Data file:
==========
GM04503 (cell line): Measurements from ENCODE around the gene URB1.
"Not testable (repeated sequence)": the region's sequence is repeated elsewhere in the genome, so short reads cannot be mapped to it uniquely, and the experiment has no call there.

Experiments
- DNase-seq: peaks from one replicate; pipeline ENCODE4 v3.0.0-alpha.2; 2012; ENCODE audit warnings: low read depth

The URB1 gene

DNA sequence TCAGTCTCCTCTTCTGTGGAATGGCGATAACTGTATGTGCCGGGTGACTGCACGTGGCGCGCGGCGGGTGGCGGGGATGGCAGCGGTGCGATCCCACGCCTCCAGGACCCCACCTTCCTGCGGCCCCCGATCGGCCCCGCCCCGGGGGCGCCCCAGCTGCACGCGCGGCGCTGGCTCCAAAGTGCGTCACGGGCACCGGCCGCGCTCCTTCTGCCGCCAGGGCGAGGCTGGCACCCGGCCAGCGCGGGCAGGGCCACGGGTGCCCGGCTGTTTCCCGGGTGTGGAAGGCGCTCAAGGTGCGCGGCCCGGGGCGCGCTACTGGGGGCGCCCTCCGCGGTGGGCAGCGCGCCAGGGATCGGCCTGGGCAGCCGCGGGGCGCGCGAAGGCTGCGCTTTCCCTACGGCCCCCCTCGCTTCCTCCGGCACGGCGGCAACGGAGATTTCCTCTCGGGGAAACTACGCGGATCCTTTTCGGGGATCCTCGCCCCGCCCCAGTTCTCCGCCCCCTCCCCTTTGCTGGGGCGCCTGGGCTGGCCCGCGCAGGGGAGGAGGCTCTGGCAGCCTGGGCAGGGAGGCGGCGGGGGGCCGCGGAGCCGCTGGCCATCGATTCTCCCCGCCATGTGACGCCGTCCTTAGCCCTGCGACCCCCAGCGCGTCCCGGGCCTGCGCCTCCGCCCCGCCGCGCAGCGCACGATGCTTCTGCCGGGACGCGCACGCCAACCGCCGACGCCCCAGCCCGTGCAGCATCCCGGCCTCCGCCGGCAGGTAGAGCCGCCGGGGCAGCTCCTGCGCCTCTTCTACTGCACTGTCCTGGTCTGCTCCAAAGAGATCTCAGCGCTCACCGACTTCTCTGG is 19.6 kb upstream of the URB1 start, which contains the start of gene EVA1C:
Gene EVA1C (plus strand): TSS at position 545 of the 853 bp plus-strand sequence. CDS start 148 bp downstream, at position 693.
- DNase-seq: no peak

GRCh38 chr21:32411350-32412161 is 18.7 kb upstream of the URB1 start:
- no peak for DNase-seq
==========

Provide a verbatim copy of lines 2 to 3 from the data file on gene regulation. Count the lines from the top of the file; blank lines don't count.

"Not testable (repeated sequence)": the region's sequence is repeated elsewhere in the genome, so short reads cannot be mapped to it uniquely, and the experiment has no call there.

Experiments